Medical care is increasingly moving online as the number of health-related sites, apps and remote technologies proliferate. From improving medication adherence to monitoring the health of newborn babies, here are five ways the Internet is helping people manage their health for a variety of conditions:
- Getting MS patients walking more. The latest is an internet behavioral intervention that has been proved to help patients with multiple sclerosis increases their daily amount of walking. A trial presented to MedPage Today showed that a simple Internet behavior intervention boosted average daily step counts from 4,000 at baseline to almost 5,500 at its close, according to researchers from the University of Illinois at Urbana-Champaign. Patients' scores on measures of depression, anxiety, fatigue, and physical ability also improved.
- Keeping blood pressure under control. Web-based pharmacist care has proven effective in helping hypertensive patients sustain low blood pressure, according to research published in JAMA Internal Medicine in late May. In the trial, 618 patients were divided into three groups: a group receiving usual care; a group receiving home BP monitoring and website training; and a group receiving home BP monitoring, website training and additional pharmacist care on the website. All but the control group recorded lower blood pressure measurements.
- Monitoring newborns. In February, research from Spain published in the Journal of Medical Internet Research found a cost benefit in applying telemedicine and an online intervention to monitor low-risk newborns in their first month of life. After one month, 94.4 percent of the patients who received an Internet-based follow-up (85 of 90) had no ED visits, compared with 84.2 percent of patients in the control group (96 of 114). The site had three components: information about baby care, a questionnaire section for parents, and a place to email nurses.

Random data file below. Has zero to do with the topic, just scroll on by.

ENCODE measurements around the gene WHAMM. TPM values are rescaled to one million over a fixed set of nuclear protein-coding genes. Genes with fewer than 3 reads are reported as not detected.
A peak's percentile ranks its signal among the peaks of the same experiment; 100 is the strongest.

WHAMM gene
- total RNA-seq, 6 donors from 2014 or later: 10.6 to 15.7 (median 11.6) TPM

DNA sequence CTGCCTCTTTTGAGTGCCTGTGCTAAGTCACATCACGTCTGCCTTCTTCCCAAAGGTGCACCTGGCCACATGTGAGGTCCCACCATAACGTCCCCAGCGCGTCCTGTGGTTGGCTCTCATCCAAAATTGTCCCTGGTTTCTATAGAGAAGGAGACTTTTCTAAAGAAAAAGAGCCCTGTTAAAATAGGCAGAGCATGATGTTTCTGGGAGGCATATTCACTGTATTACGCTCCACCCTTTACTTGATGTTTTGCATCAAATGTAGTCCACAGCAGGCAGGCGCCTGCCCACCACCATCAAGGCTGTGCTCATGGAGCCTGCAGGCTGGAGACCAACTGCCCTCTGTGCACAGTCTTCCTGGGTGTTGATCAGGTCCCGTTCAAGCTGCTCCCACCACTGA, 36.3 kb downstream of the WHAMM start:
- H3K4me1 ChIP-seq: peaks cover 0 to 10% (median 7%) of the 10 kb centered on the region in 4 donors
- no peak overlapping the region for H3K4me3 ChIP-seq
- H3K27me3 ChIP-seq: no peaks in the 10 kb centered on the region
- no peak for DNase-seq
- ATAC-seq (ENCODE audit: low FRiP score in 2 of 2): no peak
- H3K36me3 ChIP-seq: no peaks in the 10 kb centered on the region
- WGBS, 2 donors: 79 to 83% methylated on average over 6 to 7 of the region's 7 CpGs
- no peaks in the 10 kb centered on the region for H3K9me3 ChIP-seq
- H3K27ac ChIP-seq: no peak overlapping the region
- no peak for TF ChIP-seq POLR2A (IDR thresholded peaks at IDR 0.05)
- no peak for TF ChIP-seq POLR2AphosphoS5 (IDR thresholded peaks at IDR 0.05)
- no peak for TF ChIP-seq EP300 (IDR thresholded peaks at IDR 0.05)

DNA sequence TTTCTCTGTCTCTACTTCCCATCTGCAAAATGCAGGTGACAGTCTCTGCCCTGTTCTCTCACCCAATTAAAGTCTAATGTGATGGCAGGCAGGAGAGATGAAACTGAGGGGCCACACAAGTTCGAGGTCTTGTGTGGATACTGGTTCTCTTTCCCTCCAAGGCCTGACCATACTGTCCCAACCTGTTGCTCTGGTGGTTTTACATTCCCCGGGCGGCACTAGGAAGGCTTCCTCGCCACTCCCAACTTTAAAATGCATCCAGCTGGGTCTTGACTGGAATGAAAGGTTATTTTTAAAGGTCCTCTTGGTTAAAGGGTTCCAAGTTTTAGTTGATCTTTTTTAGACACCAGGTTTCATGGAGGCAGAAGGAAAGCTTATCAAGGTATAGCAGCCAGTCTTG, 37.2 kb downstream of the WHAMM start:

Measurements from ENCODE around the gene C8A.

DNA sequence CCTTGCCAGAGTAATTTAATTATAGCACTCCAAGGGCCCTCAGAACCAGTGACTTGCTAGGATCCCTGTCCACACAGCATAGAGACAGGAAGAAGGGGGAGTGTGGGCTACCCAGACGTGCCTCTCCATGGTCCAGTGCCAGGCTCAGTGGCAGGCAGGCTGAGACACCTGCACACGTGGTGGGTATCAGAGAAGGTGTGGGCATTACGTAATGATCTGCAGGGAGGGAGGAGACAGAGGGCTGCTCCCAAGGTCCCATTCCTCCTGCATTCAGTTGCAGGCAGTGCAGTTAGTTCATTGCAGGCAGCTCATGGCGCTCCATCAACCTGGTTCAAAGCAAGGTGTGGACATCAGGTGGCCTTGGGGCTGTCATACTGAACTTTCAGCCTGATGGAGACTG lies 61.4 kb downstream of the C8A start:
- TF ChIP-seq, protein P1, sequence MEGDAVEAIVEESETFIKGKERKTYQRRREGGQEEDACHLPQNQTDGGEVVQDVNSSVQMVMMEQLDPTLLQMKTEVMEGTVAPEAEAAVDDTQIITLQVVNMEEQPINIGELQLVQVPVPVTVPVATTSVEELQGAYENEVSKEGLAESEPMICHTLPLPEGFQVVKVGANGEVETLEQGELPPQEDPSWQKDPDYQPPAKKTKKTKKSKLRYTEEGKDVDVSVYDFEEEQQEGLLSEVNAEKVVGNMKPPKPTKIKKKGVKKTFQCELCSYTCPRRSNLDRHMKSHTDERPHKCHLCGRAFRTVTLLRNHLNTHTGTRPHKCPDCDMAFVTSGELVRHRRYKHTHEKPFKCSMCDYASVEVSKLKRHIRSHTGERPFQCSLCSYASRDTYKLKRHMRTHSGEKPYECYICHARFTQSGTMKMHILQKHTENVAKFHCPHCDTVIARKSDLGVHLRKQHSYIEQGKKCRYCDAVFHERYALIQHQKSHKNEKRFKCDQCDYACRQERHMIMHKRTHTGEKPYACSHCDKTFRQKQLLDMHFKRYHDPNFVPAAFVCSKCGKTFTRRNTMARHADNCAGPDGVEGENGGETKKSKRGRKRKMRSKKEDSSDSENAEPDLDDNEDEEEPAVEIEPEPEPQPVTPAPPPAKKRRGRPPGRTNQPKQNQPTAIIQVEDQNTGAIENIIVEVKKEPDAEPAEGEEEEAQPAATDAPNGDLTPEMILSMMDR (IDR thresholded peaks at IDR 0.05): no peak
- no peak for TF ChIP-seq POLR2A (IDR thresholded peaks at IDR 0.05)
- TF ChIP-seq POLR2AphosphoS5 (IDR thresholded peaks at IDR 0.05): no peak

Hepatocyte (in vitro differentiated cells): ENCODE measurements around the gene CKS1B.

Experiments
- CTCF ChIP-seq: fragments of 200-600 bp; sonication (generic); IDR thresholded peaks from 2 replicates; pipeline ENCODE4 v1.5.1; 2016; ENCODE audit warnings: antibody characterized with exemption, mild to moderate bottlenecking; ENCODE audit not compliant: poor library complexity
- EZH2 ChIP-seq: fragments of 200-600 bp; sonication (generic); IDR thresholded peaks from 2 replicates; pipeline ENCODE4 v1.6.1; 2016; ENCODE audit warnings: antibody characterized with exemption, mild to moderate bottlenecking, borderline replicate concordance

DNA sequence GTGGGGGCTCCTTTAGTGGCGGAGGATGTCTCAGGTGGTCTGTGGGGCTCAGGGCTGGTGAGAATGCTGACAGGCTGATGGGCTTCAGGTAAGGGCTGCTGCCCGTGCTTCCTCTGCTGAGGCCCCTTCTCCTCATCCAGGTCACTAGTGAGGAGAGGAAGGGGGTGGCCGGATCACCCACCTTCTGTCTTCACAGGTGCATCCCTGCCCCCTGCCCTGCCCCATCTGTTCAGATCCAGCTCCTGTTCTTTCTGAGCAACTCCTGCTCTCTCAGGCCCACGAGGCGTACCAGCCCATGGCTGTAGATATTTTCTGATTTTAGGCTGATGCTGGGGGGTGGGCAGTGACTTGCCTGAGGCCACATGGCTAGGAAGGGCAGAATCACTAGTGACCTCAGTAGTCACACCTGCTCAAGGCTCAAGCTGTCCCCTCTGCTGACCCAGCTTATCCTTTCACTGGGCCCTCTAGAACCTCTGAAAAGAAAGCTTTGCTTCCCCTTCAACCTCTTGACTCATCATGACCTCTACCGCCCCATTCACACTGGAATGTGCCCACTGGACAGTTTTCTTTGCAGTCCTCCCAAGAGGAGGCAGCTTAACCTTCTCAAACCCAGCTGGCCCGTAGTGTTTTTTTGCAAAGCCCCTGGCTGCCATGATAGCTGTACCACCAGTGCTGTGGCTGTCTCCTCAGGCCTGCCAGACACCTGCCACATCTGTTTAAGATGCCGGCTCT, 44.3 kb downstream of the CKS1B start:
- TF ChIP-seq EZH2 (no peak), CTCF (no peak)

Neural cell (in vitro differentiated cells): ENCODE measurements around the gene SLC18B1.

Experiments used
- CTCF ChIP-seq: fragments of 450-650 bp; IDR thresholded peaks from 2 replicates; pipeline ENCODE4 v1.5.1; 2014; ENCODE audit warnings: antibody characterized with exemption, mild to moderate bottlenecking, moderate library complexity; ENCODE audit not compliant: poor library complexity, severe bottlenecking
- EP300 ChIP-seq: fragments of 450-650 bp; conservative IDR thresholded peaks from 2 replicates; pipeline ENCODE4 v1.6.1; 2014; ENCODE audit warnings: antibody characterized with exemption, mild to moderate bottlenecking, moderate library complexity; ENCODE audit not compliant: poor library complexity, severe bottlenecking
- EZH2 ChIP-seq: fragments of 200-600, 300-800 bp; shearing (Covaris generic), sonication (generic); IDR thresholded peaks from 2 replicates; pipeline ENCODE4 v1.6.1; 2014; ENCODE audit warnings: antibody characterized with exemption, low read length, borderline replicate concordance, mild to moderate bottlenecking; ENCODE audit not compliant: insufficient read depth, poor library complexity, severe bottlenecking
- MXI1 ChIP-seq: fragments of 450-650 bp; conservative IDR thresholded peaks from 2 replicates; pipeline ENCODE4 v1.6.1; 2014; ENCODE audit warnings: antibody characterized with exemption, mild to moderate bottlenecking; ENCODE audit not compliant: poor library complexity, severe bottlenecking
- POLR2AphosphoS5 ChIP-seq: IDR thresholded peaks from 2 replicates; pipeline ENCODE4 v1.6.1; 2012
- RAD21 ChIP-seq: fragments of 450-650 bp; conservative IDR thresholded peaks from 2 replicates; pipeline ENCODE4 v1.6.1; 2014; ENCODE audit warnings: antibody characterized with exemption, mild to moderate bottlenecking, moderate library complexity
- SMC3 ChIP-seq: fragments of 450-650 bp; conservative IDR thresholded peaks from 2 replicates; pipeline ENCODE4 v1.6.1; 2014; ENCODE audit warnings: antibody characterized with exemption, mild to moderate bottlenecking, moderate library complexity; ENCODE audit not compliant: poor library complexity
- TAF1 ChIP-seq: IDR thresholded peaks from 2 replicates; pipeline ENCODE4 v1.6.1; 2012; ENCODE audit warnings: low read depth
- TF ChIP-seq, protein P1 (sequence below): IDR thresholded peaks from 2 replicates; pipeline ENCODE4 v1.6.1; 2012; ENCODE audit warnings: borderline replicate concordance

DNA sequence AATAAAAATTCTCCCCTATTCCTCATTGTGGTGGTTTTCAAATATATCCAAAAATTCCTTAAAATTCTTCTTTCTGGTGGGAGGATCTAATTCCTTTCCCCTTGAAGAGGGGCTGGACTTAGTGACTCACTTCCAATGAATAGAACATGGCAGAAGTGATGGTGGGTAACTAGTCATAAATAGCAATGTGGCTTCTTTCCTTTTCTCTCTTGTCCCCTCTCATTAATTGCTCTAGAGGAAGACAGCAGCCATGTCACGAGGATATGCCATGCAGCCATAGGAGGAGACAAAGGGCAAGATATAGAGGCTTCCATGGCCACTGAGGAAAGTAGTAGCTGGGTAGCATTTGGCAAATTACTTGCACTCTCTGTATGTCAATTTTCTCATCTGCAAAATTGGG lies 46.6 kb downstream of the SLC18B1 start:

- Managing chronic pain. Your computer isn't the only place for a healthcare intervention--web-based programs delivered on smartphones support self-management for chronic pain in women, another study published in the Journal of Medical Internet Research found. In a trial of 140 women, the group who had a smartphone intervention after rehabilitation for chronic pain reported less catastrophizing of pain than the control group.
- Encouraging teens to make healthier choices. It's no surprise that smartphone health interventions work well for teens, too--in JAMA Pediatrics, a study assessed the effects of electronic media-based interventions on health and safety behavior change among teens. According to the authors, 17 studies reported at least one statistically significant effect on behavior change outcomes, including consuming more fruits, juices, or vegetables consumption; increasing physical activity; managing asthma; self-management; learning street and fire safety skills and practicing sexual abstinence.
To learn more:
- read the article about online interventions for MS in MedPage Today
Smartphone interventions can help manage chronic pain, study says
Mobile phones fast, safe way for patients to report pain postoperatively
Home BP monitoring leads to better patient outcomes
Telemonitoring helps to lower blood pressure rates